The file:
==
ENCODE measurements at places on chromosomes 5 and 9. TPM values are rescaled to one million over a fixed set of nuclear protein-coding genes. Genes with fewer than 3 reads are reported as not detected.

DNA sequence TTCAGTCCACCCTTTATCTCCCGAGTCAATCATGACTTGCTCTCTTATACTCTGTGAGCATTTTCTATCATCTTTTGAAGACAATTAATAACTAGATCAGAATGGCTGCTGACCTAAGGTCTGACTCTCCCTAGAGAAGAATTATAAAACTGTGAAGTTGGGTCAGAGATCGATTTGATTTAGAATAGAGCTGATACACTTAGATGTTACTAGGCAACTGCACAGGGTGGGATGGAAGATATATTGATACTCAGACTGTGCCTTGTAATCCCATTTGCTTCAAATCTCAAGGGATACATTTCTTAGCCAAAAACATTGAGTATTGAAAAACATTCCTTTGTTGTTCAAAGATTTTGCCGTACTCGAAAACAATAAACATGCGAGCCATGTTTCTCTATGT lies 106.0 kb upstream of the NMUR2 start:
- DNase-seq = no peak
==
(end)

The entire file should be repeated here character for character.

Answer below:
ENCODE measurements at places on chromosomes 5 and 9. TPM values are rescaled to one million over a fixed set of nuclear protein-coding genes. Genes with fewer than 3 reads are reported as not detected.

DNA sequence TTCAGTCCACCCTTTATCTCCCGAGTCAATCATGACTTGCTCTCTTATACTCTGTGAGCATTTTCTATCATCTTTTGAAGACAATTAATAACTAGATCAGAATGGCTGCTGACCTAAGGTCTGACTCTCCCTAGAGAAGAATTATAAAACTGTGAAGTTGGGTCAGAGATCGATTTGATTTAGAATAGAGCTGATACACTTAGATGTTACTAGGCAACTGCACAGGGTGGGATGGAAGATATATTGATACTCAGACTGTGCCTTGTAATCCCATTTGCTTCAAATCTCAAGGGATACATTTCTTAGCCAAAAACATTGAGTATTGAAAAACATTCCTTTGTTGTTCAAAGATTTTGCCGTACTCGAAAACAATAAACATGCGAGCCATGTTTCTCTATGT lies 106.0 kb upstream of the NMUR2 start:
- DNase-seq = no peak